Bad Customer Service in Seven Lessons: Part II

This past Friday I shared with you Part I of the customer service meltdown Bottle Washer and I witnessed at a mountain lodge.  Experiencing these customer service infractions as patrons made us squirm like night crawlers on a hook, as we recognized some of the same mistakes at our own Small Business.  Last week I recounted three mishandled opportunities and the corresponding lessons you can apply to your Small Business.  Read on to see how our weekend continued to be a page-turning primer on how not to treat your customer, and the (not so surprising) surprise we discovered at the end.

Customer Service Opportunity #4:  The next morning as we headed out to go canoeing we noticed that the maid closet in the hallway was wide open.  Hanging in a neat row were the passkeys for each room –  labeled with room numbers.  There was no maid in sight.  I immediately went back to my room and got my wallet and cash.  Bottle Washer, always trusting, took his chances and left his in his room.

Misadventure Lesson #4:  Lack of security makes your customers feel insecure.  In the course of doing business, you are likely responsible for items of value belonging to your patrons, for example credit card numbers, objects which you are servicing or repairing, or personal information such as health records.  Give your patrons reason to be confident that you are a trustworthy steward.  Develop and implement security protocols to protect objects or information which your customers have entrusted to you.  Failing to do so makes you look sloppy and amateur at best and at worst puts you at risk for liability in case of theft or other loss.  (I actually could empathize with the lodge owners.  This is an issue that Bottle Washer and I deal with daily in our Small Business.  For some reason our employees have a difficult time taking security seriously.  Do you have problems with this?  How do you handle it?)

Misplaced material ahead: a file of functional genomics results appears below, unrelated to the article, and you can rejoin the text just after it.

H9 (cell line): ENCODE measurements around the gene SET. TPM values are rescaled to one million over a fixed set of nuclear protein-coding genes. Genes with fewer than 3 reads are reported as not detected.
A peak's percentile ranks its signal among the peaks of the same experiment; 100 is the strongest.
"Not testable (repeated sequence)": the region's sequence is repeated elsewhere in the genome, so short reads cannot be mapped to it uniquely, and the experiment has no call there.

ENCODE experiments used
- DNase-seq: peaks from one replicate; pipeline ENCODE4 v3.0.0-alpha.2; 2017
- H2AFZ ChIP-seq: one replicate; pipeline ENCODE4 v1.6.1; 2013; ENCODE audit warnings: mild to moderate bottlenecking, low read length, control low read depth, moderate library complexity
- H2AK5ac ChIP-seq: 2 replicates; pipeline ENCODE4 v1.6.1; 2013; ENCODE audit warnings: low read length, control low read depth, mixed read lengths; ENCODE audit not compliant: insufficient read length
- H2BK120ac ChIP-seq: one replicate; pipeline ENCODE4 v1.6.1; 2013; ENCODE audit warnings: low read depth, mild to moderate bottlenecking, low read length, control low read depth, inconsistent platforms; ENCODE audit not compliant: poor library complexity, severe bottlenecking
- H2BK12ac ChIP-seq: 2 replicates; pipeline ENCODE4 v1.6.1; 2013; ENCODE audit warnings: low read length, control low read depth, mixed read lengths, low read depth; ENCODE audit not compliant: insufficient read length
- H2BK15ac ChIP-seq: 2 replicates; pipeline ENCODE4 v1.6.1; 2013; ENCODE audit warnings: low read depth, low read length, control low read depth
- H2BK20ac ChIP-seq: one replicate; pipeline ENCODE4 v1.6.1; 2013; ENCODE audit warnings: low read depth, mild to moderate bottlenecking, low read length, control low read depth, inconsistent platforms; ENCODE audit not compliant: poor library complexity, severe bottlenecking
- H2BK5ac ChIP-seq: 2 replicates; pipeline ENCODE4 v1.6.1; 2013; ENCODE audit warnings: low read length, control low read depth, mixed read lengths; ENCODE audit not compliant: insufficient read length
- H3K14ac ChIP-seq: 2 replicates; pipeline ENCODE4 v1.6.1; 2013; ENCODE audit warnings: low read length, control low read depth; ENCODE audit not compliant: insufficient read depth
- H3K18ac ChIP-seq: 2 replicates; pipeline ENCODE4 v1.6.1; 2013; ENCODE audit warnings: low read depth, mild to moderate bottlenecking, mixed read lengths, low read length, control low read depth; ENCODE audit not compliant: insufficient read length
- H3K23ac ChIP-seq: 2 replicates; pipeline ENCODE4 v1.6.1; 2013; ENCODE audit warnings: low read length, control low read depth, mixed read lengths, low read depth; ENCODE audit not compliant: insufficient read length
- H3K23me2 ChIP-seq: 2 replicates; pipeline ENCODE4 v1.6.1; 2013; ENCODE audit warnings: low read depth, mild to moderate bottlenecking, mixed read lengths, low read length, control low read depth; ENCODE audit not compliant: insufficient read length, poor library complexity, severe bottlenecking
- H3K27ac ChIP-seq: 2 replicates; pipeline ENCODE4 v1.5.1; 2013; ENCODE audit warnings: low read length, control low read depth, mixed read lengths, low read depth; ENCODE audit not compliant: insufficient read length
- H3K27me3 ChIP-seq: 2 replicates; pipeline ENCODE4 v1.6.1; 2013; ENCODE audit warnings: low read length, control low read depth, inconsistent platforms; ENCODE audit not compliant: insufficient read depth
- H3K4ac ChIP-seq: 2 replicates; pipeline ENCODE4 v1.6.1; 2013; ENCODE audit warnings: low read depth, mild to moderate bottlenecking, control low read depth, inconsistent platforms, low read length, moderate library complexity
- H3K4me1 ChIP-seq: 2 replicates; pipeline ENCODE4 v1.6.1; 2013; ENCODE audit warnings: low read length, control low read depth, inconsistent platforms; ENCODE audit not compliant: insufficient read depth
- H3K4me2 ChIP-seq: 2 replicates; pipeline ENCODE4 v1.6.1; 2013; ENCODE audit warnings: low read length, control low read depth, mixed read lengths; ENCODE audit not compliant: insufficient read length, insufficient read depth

Customer Service Opportunity #5:  The next morning we went to the front desk to get directions to a Rodeo we were attending that evening.  Yee Haw!  I was really looking forward to it.  While we were waiting, several random employees came in and out of the front desk area.  They were engaged in an on-going conversation, probably a continuing conservation they had had for the past several months, or even years.   Although typical of what you might talk about with a group of friends, the topics were personal in nature, and well, let’s just say provided a little more information than Bottle Washer and I really needed to know.  Occasionally, one of the employees would address us directly to complain about some aspect of the lodge or their employment. This left us in the awkward position of either agreeing with them or defending an establishment that was, quite frankly, a mess.  The front desk clerk was completely frazzled and told us in detail how she didn’t have any idea what she was doing.  We left the front desk with our directions but also exhausted and with a deflated sense of excitement for our day.  (But the rodeo was awesome!)

Misadventure Lesson #5:  Your patrons are paying you to take care of them.  That bears repeating: your patrons are paying you to take care of them.  Whether they are asking your help to pick out a great CD or getting a massage, they want to be treated professionally and courteously.  They want to feel taken care of.  And they want it to be about them.  Even if in your Small Business the relationship feels more casual, trust me, your patrons do not want to know about your employees’ problems, that your rent increased, that the cashier can’t work the new point of sale computer, or how your child got busted for chewing gum in the lunchroom.  Train your staff – relentlessly – to focus on the customer.  Put the serving back into customer service.